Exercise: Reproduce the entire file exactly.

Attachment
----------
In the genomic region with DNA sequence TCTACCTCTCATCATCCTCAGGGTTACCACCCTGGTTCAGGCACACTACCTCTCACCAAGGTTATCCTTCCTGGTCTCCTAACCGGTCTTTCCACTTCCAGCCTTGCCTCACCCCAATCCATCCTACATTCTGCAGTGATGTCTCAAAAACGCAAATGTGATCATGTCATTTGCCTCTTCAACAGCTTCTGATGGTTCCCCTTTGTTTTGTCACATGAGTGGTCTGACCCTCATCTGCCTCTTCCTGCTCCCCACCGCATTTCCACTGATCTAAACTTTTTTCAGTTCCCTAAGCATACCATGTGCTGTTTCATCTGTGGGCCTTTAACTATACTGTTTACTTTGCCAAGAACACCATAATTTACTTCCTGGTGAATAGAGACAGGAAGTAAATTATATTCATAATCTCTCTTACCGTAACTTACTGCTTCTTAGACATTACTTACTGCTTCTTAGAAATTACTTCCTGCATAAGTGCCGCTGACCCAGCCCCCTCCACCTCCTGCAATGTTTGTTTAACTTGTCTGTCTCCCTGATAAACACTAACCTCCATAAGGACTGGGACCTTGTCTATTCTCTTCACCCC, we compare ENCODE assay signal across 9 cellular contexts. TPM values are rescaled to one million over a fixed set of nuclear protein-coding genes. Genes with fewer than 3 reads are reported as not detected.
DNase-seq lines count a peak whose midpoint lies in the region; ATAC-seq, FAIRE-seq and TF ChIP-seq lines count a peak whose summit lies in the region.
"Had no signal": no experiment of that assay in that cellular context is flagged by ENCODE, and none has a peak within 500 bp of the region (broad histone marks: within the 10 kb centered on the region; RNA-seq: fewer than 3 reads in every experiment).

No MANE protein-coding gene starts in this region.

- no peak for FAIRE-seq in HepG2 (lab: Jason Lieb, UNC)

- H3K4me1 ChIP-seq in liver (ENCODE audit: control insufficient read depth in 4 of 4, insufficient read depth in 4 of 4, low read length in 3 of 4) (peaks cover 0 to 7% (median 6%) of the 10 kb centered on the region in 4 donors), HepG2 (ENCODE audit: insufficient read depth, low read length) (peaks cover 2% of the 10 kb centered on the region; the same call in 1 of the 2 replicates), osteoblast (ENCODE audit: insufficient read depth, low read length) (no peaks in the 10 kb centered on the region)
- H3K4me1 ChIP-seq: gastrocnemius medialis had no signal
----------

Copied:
In the genomic region with DNA sequence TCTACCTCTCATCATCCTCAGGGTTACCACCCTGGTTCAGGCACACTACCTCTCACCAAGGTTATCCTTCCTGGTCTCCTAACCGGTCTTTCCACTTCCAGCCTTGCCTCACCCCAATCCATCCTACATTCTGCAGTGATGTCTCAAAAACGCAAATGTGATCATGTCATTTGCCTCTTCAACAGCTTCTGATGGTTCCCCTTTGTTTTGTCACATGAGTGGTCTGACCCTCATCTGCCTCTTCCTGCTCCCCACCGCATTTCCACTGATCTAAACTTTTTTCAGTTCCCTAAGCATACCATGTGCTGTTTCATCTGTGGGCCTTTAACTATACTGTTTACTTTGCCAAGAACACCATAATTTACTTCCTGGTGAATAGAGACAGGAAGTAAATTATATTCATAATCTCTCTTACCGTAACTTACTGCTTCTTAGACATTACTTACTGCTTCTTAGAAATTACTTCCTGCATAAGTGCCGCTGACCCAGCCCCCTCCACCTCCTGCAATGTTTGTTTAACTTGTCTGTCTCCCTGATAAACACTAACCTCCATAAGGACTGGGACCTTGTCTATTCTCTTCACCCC, we compare ENCODE assay signal across 9 cellular contexts. TPM values are rescaled to one million over a fixed set of nuclear protein-coding genes. Genes with fewer than 3 reads are reported as not detected.
DNase-seq lines count a peak whose midpoint lies in the region; ATAC-seq, FAIRE-seq and TF ChIP-seq lines count a peak whose summit lies in the region.
"Had no signal": no experiment of that assay in that cellular context is flagged by ENCODE, and none has a peak within 500 bp of the region (broad histone marks: within the 10 kb centered on the region; RNA-seq: fewer than 3 reads in every experiment).

No MANE protein-coding gene starts in this region.

- no peak for FAIRE-seq in HepG2 (lab: Jason Lieb, UNC)

- H3K4me1 ChIP-seq in liver (ENCODE audit: control insufficient read depth in 4 of 4, insufficient read depth in 4 of 4, low read length in 3 of 4) (peaks cover 0 to 7% (median 6%) of the 10 kb centered on the region in 4 donors), HepG2 (ENCODE audit: insufficient read depth, low read length) (peaks cover 2% of the 10 kb centered on the region; the same call in 1 of the 2 replicates), osteoblast (ENCODE audit: insufficient read depth, low read length) (no peaks in the 10 kb centered on the region)
- H3K4me1 ChIP-seq: gastrocnemius medialis had no signal